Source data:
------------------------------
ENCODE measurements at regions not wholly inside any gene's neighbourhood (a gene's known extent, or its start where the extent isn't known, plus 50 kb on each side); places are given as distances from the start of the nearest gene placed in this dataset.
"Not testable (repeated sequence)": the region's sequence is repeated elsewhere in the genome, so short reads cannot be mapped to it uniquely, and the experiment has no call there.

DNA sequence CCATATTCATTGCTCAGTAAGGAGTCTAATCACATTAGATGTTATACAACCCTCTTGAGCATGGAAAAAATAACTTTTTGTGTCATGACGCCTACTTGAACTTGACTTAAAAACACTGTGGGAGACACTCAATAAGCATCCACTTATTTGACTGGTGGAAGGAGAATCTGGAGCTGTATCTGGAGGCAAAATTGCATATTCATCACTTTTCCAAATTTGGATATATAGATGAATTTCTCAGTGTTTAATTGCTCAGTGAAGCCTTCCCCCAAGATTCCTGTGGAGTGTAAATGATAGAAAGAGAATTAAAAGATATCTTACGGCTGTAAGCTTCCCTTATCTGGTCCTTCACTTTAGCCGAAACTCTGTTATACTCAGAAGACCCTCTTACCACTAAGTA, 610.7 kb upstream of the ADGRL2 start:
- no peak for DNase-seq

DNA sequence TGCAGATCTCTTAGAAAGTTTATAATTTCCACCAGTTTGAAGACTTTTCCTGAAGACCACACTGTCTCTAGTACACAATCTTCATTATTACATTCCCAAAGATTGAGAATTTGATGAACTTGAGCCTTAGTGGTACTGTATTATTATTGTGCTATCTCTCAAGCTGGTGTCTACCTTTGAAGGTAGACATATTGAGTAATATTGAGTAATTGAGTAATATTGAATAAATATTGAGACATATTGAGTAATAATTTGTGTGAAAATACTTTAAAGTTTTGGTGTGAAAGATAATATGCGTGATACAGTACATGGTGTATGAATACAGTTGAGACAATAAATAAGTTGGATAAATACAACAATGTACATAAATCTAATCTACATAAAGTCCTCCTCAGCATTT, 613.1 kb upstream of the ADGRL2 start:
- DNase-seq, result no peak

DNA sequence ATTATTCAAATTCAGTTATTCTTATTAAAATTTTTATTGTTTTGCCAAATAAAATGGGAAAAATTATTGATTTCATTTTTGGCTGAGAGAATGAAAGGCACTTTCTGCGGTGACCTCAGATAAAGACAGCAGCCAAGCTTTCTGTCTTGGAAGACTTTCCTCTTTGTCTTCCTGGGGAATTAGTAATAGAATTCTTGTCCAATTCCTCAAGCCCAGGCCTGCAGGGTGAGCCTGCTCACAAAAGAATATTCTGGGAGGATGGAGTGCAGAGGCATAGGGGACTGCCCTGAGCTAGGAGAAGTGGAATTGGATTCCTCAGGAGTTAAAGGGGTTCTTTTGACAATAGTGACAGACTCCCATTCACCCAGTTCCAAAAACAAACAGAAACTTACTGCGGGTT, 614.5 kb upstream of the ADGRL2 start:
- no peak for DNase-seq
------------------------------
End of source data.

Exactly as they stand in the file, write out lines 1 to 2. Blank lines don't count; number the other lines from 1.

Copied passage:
ENCODE measurements at regions not wholly inside any gene's neighbourhood (a gene's known extent, or its start where the extent isn't known, plus 50 kb on each side); places are given as distances from the start of the nearest gene placed in this dataset.
"Not testable (repeated sequence)": the region's sequence is repeated elsewhere in the genome, so short reads cannot be mapped to it uniquely, and the experiment has no call there.